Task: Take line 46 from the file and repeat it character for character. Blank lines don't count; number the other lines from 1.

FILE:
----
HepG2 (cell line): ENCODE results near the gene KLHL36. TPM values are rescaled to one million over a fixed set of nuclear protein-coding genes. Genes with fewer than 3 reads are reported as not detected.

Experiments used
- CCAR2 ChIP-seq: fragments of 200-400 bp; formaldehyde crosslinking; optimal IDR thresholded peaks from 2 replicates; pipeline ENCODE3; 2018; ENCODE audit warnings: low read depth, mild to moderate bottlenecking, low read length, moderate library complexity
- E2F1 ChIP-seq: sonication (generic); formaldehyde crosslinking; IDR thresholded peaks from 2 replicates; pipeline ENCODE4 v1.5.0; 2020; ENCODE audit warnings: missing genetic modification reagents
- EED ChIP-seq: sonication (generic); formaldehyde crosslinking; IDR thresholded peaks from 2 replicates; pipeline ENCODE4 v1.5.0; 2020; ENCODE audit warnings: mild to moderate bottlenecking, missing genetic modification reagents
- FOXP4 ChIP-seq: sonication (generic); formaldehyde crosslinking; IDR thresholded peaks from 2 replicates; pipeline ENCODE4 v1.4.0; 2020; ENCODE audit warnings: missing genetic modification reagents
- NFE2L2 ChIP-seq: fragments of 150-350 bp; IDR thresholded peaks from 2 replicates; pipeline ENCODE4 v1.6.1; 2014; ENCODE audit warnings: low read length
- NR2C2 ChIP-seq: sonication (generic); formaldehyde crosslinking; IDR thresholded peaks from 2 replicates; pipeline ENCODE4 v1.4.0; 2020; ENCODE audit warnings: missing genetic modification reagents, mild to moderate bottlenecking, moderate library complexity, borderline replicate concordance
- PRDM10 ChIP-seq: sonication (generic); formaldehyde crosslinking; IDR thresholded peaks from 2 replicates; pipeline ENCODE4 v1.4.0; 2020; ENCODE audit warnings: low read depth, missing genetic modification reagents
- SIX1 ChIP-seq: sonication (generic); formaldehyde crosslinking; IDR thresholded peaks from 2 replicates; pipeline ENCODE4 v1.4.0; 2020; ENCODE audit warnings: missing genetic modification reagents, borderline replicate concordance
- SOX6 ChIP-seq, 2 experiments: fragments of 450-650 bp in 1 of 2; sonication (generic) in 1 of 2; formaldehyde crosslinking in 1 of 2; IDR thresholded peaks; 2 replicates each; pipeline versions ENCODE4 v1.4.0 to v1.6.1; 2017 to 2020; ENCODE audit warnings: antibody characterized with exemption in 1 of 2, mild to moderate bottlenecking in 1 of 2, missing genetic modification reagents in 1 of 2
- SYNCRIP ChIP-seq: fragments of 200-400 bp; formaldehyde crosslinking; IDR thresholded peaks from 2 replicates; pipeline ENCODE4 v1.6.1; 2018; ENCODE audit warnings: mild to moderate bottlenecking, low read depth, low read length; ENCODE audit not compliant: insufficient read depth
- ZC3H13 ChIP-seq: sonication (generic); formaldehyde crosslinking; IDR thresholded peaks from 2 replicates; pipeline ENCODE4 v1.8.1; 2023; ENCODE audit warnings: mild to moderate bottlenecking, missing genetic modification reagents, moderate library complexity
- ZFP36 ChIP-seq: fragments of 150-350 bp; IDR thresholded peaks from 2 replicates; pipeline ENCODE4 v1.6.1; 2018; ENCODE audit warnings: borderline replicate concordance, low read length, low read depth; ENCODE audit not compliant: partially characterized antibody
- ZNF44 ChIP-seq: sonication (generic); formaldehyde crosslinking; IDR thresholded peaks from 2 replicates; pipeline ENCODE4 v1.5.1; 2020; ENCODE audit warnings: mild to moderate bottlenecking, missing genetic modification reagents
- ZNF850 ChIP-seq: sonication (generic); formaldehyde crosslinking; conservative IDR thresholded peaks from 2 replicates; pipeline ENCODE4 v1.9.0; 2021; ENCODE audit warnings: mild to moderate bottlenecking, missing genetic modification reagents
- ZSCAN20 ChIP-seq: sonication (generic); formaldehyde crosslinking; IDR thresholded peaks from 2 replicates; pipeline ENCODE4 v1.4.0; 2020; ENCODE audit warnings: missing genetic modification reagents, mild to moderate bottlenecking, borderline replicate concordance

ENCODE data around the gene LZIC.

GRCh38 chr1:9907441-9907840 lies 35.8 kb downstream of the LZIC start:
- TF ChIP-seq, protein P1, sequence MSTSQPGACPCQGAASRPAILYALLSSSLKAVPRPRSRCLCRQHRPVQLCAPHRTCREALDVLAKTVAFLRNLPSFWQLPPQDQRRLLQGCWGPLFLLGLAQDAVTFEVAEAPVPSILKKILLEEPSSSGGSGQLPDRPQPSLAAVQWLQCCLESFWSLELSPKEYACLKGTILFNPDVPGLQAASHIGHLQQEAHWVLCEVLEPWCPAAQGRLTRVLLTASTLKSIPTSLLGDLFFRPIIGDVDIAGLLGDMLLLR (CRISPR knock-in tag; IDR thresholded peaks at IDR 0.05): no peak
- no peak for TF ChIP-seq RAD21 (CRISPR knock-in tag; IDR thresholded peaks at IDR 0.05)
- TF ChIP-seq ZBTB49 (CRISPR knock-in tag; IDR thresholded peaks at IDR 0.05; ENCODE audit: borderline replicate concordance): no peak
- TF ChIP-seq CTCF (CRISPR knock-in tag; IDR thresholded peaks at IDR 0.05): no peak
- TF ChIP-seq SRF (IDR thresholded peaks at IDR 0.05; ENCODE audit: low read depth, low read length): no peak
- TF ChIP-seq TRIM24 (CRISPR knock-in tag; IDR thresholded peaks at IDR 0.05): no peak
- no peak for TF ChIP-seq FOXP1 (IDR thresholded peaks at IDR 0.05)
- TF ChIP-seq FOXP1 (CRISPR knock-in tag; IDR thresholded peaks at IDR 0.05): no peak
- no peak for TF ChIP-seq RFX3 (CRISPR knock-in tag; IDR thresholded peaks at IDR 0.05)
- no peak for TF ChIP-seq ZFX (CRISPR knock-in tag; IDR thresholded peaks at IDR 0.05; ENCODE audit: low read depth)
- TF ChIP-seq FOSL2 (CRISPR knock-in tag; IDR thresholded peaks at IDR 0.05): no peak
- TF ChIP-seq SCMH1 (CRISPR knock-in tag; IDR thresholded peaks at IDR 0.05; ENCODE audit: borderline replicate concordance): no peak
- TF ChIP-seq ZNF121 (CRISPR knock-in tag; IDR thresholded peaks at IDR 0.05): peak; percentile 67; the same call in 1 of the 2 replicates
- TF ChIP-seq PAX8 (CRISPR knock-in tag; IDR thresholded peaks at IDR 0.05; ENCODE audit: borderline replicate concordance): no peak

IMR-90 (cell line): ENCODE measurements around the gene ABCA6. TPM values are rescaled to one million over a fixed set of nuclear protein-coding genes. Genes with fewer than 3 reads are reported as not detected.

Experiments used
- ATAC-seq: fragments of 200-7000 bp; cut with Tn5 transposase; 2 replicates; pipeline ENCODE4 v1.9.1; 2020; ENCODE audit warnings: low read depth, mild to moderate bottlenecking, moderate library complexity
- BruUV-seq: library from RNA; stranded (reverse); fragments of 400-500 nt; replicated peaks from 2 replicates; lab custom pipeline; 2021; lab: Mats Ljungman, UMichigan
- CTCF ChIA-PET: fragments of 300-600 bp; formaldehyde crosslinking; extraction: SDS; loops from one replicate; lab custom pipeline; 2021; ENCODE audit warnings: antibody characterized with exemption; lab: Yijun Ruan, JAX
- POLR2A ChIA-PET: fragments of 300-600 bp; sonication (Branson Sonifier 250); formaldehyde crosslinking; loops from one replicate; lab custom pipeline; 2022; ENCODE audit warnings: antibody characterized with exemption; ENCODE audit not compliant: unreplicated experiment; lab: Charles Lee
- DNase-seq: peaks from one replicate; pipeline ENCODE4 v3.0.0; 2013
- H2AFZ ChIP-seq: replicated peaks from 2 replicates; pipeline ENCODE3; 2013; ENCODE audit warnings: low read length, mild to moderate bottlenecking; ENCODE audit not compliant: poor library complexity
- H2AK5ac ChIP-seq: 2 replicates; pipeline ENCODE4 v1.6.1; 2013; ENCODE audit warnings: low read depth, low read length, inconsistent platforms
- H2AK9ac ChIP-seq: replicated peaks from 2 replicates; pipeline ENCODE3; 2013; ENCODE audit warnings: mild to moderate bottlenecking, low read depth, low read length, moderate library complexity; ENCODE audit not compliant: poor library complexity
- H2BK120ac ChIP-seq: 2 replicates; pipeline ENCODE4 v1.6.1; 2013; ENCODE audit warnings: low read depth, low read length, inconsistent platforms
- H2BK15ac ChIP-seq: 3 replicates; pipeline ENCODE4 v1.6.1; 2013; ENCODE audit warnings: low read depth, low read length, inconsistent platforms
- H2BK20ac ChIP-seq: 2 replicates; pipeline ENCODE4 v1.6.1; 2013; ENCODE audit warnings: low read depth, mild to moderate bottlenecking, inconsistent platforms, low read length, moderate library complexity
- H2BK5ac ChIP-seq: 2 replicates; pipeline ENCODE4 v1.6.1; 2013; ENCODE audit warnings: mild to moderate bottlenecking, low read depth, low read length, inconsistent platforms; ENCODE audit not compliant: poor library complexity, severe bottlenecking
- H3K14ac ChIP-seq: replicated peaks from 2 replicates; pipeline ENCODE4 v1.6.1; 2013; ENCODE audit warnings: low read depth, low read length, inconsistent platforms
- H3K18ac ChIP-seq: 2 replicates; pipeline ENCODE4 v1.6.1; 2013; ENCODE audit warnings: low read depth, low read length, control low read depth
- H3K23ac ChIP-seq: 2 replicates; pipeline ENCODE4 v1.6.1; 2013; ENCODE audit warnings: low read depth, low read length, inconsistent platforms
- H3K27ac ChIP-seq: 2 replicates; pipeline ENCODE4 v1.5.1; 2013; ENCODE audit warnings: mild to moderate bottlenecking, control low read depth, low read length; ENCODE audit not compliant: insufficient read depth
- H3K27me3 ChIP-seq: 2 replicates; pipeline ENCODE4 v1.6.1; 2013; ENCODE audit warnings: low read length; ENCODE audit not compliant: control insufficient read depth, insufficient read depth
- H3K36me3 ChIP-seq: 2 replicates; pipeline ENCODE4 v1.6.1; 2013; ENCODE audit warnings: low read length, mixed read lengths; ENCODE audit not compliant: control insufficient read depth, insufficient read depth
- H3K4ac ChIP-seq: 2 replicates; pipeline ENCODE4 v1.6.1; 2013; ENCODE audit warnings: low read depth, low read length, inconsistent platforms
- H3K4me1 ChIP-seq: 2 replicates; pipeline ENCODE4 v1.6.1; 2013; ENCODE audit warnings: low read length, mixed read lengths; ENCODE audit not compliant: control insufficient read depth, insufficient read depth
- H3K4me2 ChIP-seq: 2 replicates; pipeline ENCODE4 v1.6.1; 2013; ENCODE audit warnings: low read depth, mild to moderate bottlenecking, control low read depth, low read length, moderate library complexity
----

- H2BK20ac ChIP-seq: 2 replicates; pipeline ENCODE4 v1.6.1; 2013; ENCODE audit warnings: low read depth, mild to moderate bottlenecking, inconsistent platforms, low read length, moderate library complexity